Several item of interest this Saturday:
Of course he's a repugnant piece of slime, and of course he should lose all of his sponsors, but Rush will always be popular with the cretin base of the GOP. Clearly, Rush, Santorum, and the other cavemen of the GOP don't understand all the reasons why women use contraception, but there are a lot of women in the GOP cheering Rush on even though they fully understand the full medical benefits. It's just that these slugs like ugly political attacks against those that don't agree with their politics because there is a malignant gene in the Republican DNA, and no amount of sponsor boycotting will change that. And if a woman is a slut for wanting contraceptive coverage, what does that make a man who wants his Viagra or Cialis covered?
Alleged Growth in Government Debt
I hate to ruin the GOP's narrative about our debt and deficits, but the facts show that non-interest federal spending, as a percent of the GDP, will fall to 20% of GDP by the end of this decade. Better yet, it'll fall further if Obama allows the Bush tax cuts to expire, if he allows the trigger cuts to hit next January, and if he pursues a Simpson/Bowles solution on Medicare and Social Security.
Sure, all of this will be difficult, but the narrative that Obama has piled trillions in debt upon the country is a bald-faced lie told over and over again by Republicans, the conservative media propaganda machine, and your ill-informed neighbors. Changes can be made to entitlement programs that won't harm people which will rein in costs, but the next time a winger rants at you about runaway spending, remind them that the vast majority of our debt came about due to George W. Bush's wars, tax cuts, and his recession, and that 90% of entitlement spending goes to the elderly, the disabled, and working families just like them.
So even though your clueless neighbors will still spew falsehoods repeated from Rush and Fox, and will never let facts get in the way of a closed mind, Obama still needs a message that will lead to re-election. Sure, I’m hoping that the Romney/Santorum slugfest goes on several more weeks, so that the little demagogue can keep reminding us that he doesn’t believe in states’ rights at all, and in fact insists upon a national government that dictates morality. But you’d have to think that at some point, the GOP will get around to letting Romney have this nomination, at which point he’ll want to pivot and try to look reasonable again, assuming his unfavorables don’t keep going higher than they are now.
This country can benefit from a real debate this fall about saving the middle class, and what needs to be done about our economy. As expected, Romney hasn’t yet disclosed in any detail what exactly his jobs plan is, and how his tax proposals would rebuild the six million lost manufacturing jobs since 1999. What we do know about his tax plan is that it will add trillions in debt while shrinking the revenue base and ensuring more tax benefits for the top 1%. Obama at least has a jobs plan, and a budget and tax package that cuts trillions in debt with the expiration of the Bush tax cuts and targeted spending cuts. But as the Atlantic noted recently, until government develops a plan that can overcome the damage done to the middle class by globalization and automation, the United States is destined for long-term decline, and neither Mitt Romney nor any other Republican have any plan to deal with that except for the usual failed supply-side Kool-Aid. Republicans don't want the government to be involved in anything except the Defense Department and your bedroom, but they aren't serious about the economy until they explain what exactly their plans will do to bring back millions in manufacturing jobs, and what they'll do to retrain the lost generation of workers into new industries, yes, with government involvement. Without that, the GOP is talking empty promises once again.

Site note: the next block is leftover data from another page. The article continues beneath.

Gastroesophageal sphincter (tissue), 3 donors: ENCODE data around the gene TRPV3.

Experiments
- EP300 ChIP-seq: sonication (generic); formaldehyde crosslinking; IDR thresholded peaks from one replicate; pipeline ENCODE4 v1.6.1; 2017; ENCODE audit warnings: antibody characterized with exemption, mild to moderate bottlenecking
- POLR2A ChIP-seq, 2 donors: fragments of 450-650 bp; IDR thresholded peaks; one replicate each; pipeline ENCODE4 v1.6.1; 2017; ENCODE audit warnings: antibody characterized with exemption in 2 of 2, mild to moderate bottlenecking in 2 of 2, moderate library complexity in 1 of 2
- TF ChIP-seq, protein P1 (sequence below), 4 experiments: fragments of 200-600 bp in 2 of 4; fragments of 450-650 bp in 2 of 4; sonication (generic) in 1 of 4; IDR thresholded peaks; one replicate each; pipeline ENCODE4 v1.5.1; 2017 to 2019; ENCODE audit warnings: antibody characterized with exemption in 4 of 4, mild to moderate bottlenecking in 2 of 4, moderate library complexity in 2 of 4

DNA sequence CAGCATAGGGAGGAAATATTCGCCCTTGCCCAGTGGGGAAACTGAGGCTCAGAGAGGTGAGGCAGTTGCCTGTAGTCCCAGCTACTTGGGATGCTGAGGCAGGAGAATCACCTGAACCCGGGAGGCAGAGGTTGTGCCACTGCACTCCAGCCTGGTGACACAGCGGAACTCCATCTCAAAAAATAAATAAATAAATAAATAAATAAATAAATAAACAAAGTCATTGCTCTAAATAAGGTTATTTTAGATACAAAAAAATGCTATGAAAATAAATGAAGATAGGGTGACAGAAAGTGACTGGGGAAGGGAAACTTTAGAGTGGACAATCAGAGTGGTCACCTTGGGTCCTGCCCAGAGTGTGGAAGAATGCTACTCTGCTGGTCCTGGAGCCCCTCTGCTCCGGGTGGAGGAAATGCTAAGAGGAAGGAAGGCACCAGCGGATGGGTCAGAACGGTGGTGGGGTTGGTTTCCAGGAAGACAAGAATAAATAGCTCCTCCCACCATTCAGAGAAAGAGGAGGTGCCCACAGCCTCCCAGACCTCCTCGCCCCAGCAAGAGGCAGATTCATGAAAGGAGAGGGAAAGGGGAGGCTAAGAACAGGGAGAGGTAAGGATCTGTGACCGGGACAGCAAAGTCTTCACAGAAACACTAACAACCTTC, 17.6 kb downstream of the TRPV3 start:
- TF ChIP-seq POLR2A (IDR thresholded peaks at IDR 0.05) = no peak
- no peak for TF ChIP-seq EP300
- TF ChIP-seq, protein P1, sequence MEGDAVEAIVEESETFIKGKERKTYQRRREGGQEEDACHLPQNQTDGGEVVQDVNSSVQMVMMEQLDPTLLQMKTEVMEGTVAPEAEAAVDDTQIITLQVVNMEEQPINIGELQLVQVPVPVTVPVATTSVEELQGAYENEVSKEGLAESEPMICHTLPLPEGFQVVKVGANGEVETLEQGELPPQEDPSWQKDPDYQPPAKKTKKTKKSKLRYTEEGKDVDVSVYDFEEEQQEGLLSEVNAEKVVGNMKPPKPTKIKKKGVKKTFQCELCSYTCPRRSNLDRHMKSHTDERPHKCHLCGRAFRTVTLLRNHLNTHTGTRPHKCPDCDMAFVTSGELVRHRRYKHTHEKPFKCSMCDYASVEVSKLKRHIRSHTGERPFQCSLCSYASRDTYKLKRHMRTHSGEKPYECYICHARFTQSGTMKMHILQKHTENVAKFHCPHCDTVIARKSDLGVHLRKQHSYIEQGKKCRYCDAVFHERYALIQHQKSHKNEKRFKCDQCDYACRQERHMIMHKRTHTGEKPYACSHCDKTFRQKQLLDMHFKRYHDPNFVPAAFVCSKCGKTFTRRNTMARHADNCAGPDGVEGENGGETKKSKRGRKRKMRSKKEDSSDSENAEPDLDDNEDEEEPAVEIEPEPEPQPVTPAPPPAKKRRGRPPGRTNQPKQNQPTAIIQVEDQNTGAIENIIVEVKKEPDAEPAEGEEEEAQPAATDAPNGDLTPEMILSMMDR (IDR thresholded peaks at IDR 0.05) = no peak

But the Democrats still need a solid message to drive this home for November. Research done on the president's State of the Union message finds that voters respond positively to arguments based upon fairness and expanding economic opportunity and security for the middle class, whereas arguments touting recent job gains and a resurgent America don't register. Clearly, the electorate doesn't feel confident enough yet to be told that these job gains are here to stay, which is why you hear Obama remind people that more needs to be done. Furthermore, with two-thirds of the country believing America is in decline, the public doesn't want a rah-rah speech about phony fist-pumping, which is quite often what you see with the GOP. What they want to see is a plan and not the usual bromides. And what Obama needs to give them is a specific plan and optimistic vision of how we get back to middle class opportunity and fairness for all, and why a Democratic congress is essential for that to happen.